New Rules in Effect to Reduce the Spread of Aquatic Invasive Species

If you transport a watercraft on any public highway in Nevada, you are now required to have your drain plugs, drain valves and any other removable device used to control the draining of water removed and open while transporting the vessel.

The Nevada Board of Wildlife Commissioners approved the changes in an effort to lessen the transport and introduction of aquatic invasive species from one waterbody to another.  

“The intent of the new rule is to reduce the spread and transport of aquatic invasive species that can be found in waterbodies,” said Karen Vargas, Aquatic Invasive Species Coordinator for the Nevada Department of Wildlife (NDOW).  “While stopping the spread of quagga mussels from the Colorado River system to other waters in Nevada is at the top of our list, there are many of Nevada’s water that can contain invasive plant fragments, seeds and other organisms that could create havoc to our fisheries, invertebrates, wildlife and drinking water if introduced.”

Vargas explains that when accidentally released, these invasive species can dramatically change the ecological conditions of lakes and rivers and cause severe economic impacts.  

The larvae of quagga mussels and other invasive species are often invisible to the naked eye but they can easily survive in the water intake systems of watercraft, or other areas that retain water like bilges and bait tanks.  Through the process of draining all water from the watercraft when departing a body of water and leaving the drain plugs and other valves removed, boaters will greatly reduce the potential spreading any harmful aquatic invasive species.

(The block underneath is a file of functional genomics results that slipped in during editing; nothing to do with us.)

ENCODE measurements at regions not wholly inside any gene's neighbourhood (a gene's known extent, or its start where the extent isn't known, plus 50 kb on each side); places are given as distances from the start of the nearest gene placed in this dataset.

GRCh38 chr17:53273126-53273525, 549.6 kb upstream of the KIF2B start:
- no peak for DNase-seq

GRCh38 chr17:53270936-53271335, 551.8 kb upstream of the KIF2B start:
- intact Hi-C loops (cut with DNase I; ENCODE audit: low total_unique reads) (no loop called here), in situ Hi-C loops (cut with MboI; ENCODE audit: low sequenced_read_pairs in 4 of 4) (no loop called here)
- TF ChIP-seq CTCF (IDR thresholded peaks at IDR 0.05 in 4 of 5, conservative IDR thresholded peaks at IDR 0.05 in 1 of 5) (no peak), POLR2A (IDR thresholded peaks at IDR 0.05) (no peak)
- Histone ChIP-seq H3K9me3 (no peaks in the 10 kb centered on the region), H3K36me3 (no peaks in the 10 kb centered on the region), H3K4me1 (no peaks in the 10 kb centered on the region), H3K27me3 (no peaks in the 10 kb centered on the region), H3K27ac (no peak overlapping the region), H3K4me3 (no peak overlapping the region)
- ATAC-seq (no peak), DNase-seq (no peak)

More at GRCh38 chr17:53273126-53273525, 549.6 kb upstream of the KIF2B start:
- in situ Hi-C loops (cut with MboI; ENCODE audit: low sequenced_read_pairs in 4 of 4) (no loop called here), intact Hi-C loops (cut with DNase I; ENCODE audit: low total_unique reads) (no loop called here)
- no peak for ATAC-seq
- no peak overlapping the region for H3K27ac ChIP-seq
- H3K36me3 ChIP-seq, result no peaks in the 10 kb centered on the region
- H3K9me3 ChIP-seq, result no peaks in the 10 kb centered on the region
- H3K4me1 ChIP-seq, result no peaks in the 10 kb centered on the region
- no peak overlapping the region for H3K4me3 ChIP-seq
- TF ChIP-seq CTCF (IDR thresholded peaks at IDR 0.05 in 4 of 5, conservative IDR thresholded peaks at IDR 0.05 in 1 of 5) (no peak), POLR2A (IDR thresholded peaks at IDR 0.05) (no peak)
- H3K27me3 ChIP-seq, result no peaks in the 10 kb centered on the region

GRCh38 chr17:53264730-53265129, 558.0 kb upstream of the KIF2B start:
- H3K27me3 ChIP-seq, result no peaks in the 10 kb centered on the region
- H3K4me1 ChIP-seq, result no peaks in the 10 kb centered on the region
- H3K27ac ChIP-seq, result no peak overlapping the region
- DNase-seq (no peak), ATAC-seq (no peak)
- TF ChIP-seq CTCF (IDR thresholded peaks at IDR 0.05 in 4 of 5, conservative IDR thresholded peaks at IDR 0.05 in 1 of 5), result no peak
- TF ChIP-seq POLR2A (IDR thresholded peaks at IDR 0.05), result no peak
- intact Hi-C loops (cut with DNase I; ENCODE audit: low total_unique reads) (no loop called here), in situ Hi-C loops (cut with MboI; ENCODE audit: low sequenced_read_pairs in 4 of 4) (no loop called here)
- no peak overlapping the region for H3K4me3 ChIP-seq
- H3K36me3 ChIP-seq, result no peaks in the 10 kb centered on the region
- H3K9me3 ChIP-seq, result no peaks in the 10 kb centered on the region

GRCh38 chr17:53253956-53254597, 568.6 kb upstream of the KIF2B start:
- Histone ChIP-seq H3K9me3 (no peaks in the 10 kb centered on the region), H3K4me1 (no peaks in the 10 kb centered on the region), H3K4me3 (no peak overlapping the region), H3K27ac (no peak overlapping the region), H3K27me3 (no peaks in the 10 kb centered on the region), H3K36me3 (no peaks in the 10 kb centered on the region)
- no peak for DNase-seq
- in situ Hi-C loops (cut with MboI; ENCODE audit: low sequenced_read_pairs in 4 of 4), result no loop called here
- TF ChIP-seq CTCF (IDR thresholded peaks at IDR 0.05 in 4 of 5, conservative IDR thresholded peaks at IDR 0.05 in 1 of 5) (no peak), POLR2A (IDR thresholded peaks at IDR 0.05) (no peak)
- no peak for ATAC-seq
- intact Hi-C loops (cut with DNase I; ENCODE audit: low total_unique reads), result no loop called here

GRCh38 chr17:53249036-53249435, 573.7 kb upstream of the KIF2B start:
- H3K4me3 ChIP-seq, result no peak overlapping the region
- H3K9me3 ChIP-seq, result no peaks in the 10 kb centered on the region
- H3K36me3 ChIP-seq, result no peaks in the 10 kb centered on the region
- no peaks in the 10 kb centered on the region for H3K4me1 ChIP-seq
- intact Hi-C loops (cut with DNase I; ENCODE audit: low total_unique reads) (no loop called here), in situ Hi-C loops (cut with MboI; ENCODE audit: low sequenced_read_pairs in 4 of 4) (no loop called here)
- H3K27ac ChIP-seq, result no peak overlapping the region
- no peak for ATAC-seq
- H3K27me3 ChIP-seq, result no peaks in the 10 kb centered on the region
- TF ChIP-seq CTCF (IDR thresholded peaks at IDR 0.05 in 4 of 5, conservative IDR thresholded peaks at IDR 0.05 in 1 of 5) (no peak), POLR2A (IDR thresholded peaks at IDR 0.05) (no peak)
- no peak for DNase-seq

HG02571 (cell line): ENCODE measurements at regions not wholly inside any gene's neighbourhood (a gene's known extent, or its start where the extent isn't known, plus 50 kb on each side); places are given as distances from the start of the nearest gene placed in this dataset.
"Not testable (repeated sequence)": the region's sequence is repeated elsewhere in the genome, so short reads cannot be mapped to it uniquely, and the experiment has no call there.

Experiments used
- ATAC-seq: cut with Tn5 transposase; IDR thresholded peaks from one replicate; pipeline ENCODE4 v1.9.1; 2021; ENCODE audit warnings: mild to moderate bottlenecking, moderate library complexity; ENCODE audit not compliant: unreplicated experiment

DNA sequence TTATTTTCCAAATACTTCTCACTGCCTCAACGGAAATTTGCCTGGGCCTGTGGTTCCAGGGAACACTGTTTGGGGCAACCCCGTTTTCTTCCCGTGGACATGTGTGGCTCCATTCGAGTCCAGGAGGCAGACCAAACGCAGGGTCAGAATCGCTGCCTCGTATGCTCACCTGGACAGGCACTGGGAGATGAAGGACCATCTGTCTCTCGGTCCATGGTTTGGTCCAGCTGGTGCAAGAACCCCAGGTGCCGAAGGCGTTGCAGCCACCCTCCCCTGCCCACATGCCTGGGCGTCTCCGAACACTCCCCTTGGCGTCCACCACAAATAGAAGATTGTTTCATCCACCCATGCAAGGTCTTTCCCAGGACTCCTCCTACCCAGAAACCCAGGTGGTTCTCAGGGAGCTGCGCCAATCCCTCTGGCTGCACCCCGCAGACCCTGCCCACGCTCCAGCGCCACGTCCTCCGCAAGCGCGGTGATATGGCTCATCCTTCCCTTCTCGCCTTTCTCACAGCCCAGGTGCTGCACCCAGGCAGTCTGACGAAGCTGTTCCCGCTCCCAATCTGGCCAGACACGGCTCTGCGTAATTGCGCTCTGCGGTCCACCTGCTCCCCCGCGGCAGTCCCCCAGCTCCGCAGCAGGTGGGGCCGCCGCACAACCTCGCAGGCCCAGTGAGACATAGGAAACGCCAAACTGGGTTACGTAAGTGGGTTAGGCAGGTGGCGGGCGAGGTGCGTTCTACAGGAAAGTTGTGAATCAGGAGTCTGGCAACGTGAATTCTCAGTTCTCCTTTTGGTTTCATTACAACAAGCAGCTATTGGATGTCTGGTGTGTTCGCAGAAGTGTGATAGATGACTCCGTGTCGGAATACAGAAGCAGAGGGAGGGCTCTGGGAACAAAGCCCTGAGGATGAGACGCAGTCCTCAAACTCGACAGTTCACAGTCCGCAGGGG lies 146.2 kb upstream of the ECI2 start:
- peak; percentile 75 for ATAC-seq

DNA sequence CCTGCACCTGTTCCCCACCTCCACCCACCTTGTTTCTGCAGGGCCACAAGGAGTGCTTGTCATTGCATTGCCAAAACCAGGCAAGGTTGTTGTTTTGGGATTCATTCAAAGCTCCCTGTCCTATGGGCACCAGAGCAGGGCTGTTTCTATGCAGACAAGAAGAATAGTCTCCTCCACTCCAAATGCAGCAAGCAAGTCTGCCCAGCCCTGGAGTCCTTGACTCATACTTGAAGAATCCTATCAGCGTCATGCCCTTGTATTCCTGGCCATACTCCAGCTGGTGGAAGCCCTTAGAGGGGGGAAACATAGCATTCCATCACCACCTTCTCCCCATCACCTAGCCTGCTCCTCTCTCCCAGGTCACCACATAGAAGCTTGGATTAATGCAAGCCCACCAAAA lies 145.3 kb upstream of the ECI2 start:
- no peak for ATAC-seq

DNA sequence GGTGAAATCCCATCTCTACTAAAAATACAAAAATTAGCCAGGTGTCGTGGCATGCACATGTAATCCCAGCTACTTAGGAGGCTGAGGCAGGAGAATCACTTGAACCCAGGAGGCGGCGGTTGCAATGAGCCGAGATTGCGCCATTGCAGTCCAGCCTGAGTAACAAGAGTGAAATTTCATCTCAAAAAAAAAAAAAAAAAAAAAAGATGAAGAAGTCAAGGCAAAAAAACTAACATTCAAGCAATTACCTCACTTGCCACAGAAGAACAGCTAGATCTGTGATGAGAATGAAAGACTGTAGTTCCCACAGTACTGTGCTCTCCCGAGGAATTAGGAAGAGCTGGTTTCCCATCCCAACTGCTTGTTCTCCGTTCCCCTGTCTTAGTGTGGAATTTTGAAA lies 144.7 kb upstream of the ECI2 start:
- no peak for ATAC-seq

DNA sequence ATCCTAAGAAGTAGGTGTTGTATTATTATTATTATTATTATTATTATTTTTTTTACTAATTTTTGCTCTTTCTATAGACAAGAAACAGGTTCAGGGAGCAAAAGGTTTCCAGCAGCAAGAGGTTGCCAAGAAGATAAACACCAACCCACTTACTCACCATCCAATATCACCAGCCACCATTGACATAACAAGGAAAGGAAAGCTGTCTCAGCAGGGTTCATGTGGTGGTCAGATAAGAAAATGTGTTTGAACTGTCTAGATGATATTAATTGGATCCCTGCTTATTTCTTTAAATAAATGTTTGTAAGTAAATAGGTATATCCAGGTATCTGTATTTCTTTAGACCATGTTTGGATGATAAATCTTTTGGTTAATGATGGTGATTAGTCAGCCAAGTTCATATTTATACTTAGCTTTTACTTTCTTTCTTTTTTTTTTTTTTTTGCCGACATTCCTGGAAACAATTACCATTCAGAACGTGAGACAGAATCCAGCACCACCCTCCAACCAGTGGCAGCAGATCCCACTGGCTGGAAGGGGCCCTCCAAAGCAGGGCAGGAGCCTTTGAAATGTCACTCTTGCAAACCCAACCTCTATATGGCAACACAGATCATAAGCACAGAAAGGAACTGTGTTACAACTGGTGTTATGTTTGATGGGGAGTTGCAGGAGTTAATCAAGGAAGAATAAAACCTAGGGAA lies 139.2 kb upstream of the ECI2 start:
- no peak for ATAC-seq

NDOW wants to remind aquatic recreationalists to always CLEAN, DRAIN & DRY your equipment and watercraft before leaving a waterbody.   It’s a violation of state law to transport or introduce aquatic invasive species.  

  • CLEAN:  Remove all mud, plants and animals from every part of your gear or boat.
  • DRAIN:  Remove all water from your watercraft, including its live-wells before you leave the recreation area.  All watercraft drain plug and values must be left removed during transport.
  • DRY:  Allow your watercraft, gear and equipment to completely dry before reuse.  The dry period for a watercraft in Nevada can range from 3-5 days in mid-summer or 3-4 weeks in the winter.

The Nevada Department of Wildlife (NDOW) protects, restores and manages fish and wildlife, and promotes fishing, hunting, and boating safety. NDOW’s wildlife and habitat conservation efforts are primarily funded by sportsmen’s license and conservation fees and a federal surcharge on hunting and fishing gear. Support wildlife and habitat conservation in Nevada by purchasing a hunting, fishing, or combination license. Find us on Facebook, Twitter or visit us at www.ndow.org.